Michael Gove: I am grateful to the hon. Gentleman who, as we all know, was a union negotiator before he came to the House and therefore has some expertise in these matters. As an expert union negotiator, he will know that it is unwise for anyone to call the dispute in the middle of talks. Talks are ongoing: we had talks yesterday with the TUC; I have arranged telephone calls with the individual general secretaries of trade unions for later today—and I took the precaution of doing so before coming to this House. [Interruption.] I have already talked to all the general secretaries in person and explained to them the lack of wisdom in what they are doing. The question for the hon. Gentleman and for other Labour Members is: what are they doing to keep our schools open? Are they doing everything possible to encourage the unions to lower the temperature or are they, sadly, once again engaging in the sort of opportunism that has given their party a bad name?
Dan Rogerson (North Cornwall) (LD): I regret, as the Secretary of State clearly does, the decision by two unions to cause the strike this week, and I am pleased to hear that the right hon. Gentleman is engaging in a constructive way. Will he set out what will be happening over the coming weeks to further the talks, to allay the concerns of teachers, perhaps by going against the message sent to them by the people at the top of their unions?
Michael Gove: My hon. Friend makes a very good point. There has been misinformation and propaganda about this dispute, and it is important that the facts are known—and that they are known by every Member. It will be the case at the end of this process that all public sector pensions will be among the best available. In particular, teachers’ pensions will remain strong because we recognise the importance of ensuring that those who work in our classrooms are well protected. Because discussions are ongoing and because they are based on Lord Hutton’s report, I think it quite wrong to prejudice those discussions by pre-empting them and stating what an end-point should be. By their very definition, discussions allow for both sides to make constructive suggestions, which is why it is such a pity that the trade unions have deliberately chosen to pre-empt that process.
Jeremy Corbyn (Islington North) (Lab): Does the Secretary of State understand the degree of anger and frustration among so many teachers who have given years to their profession and feel that they have been forced into taking strike action, thus losing a day’s pay, in order to try to protect the pension for themselves and for a future generation of teachers? Instead of trying to work out cockamamie schemes to keep schools open, why does he not deal with the issue, retain the pension and support the teaching profession?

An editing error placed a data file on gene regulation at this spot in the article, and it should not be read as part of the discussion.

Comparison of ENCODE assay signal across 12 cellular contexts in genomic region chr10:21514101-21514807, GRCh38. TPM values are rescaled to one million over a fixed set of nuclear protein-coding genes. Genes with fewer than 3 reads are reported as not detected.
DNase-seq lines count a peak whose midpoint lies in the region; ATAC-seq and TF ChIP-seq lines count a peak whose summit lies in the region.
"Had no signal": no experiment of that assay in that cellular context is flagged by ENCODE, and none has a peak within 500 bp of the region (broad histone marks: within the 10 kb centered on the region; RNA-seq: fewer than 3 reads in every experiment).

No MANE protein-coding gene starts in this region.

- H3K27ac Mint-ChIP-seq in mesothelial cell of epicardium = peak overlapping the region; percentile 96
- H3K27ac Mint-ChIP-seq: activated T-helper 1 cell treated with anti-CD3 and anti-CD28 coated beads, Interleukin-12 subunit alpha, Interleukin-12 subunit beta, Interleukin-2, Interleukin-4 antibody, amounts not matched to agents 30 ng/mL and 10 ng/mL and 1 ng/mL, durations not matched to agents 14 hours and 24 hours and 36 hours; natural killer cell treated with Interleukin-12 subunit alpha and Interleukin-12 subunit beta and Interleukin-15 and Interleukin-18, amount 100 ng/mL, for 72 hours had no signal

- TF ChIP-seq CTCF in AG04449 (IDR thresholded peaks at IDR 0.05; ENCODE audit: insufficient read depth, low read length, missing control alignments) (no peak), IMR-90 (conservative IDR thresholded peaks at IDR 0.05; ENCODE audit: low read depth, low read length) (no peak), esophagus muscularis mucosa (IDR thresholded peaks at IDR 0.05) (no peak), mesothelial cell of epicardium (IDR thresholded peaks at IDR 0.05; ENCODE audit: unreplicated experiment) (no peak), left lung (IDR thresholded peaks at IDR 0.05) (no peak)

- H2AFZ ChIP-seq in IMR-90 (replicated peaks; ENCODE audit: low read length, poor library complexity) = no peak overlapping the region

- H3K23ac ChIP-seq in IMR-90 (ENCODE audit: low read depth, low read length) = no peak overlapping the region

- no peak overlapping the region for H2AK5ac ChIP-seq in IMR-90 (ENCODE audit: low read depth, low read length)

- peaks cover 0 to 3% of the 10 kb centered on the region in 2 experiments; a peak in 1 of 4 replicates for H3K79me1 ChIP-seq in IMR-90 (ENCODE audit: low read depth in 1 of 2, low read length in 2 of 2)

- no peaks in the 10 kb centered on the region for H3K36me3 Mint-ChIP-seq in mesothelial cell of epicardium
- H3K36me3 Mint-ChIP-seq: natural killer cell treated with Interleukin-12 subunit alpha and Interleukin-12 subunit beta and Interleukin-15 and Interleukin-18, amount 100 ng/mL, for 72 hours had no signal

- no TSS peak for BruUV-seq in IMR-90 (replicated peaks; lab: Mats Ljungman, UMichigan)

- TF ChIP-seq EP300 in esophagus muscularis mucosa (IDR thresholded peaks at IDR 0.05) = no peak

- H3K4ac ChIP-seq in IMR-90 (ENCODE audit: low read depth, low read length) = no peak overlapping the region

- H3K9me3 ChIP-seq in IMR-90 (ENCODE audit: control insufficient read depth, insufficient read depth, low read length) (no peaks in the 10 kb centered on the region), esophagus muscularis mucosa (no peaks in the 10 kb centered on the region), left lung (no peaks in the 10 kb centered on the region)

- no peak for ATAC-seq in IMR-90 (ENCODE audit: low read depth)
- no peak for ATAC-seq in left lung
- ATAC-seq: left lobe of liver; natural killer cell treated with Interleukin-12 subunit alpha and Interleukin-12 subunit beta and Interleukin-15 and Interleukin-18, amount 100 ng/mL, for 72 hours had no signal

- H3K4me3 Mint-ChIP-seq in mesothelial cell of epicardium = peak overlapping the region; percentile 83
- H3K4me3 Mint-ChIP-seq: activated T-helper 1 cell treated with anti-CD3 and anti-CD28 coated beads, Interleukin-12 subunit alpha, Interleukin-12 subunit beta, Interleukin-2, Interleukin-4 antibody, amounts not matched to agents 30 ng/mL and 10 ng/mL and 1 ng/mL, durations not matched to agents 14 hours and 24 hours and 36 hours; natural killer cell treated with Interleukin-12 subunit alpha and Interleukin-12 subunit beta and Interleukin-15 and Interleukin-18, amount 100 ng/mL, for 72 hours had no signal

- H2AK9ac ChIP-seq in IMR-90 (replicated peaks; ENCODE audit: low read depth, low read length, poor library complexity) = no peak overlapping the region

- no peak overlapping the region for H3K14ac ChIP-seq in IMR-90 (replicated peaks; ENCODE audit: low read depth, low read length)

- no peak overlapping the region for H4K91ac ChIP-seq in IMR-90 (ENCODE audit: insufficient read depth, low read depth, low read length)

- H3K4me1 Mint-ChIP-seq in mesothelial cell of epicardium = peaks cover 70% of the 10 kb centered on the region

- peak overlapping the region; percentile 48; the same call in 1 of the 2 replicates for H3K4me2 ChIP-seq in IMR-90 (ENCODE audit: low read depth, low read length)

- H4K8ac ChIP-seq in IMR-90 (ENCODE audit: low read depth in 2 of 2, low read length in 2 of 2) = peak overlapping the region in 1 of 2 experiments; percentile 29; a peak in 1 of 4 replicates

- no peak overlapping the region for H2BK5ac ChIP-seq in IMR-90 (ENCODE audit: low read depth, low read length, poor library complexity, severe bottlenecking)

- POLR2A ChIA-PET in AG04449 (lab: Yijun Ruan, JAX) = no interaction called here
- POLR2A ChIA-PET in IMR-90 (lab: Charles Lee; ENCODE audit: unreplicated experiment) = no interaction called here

Michael Gove: I understand that there will be anger and frustration on Thursday: anger from parents whose child care arrangements have been disrupted, and frustration about the fact that schools remain closed. The question for all of us is: why is this reform necessary? I am afraid that the answer is: because of the dire economic situation that we inherited from the Labour Government. We are pledged to negotiate openly, honestly and constructively, but that negotiation has been pre-empted by the unions, and the hon. Gentleman’s responsibility is to ensure that schools in his constituency stay open.
Mr Rob Wilson (Reading East) (Con): I can inform my right hon. Friend that 35% of schools in the borough of Wokingham and well over 50% in the borough of Reading will close. Will he join me in thanking teachers at schools that are staying open, such as E P Collier and Reading girls’ school in my constituency, where staff have put the needs of children and parents before the pre-emptive action of their unions?
Michael Gove: As I said in my statement, not every teaching union has chosen to go on strike this Thursday. While I am well aware of the strong feelings that exist about the future of teachers’ pensions, I know that many people who will be taking industrial action feel understandably concerned about what will happen when schools close, and I think it important for all of us to recognise that people who are working hard to keep schools open are operating in a public-spirited fashion and deserve our support.
Mr David Winnick (Walsall North) (Lab): Are the Secretary of State and other members of the Cabinet aware that many public sector workers, including teachers, believe that a war has been declared against them over their standard of living and their pensions? They are sick and tired of a Cabinet, consisting of a fair number of multi-millionaires, which takes such a hostile attitude to people who want to work for the community—as teachers do—but whose standard of living is constantly being undermined.